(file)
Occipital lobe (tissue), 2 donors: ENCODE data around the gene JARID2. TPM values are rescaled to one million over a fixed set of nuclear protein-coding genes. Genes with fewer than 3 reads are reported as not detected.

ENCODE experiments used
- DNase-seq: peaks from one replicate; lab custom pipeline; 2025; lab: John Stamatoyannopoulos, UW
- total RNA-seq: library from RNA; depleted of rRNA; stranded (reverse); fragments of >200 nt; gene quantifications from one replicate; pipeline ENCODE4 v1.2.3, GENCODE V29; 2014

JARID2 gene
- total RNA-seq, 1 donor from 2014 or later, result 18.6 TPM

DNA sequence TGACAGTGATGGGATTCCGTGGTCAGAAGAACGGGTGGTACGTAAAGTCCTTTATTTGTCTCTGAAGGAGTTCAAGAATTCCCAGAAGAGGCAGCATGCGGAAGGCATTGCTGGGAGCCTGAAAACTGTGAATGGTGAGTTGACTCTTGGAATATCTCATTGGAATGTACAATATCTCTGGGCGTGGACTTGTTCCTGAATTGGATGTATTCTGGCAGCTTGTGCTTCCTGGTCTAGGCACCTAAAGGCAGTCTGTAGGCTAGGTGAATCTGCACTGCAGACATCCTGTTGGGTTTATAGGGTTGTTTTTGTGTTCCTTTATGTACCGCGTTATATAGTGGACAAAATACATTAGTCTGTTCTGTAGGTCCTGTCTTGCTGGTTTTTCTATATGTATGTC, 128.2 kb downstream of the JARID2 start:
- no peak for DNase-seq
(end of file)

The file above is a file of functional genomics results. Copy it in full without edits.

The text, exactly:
Occipital lobe (tissue), 2 donors: ENCODE data around the gene JARID2. TPM values are rescaled to one million over a fixed set of nuclear protein-coding genes. Genes with fewer than 3 reads are reported as not detected.

ENCODE experiments used
- DNase-seq: peaks from one replicate; lab custom pipeline; 2025; lab: John Stamatoyannopoulos, UW
- total RNA-seq: library from RNA; depleted of rRNA; stranded (reverse); fragments of >200 nt; gene quantifications from one replicate; pipeline ENCODE4 v1.2.3, GENCODE V29; 2014

JARID2 gene
- total RNA-seq, 1 donor from 2014 or later, result 18.6 TPM

DNA sequence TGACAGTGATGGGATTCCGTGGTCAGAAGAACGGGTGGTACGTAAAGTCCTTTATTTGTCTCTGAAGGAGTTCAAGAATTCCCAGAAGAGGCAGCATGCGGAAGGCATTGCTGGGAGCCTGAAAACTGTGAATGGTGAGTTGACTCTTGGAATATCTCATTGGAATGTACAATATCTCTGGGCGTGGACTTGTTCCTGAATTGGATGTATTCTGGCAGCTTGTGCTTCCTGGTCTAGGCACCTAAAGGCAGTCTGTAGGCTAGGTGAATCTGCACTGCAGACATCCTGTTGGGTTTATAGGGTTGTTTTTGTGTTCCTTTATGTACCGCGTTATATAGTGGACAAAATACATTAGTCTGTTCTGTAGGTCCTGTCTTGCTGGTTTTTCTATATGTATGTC, 128.2 kb downstream of the JARID2 start:
- no peak for DNase-seq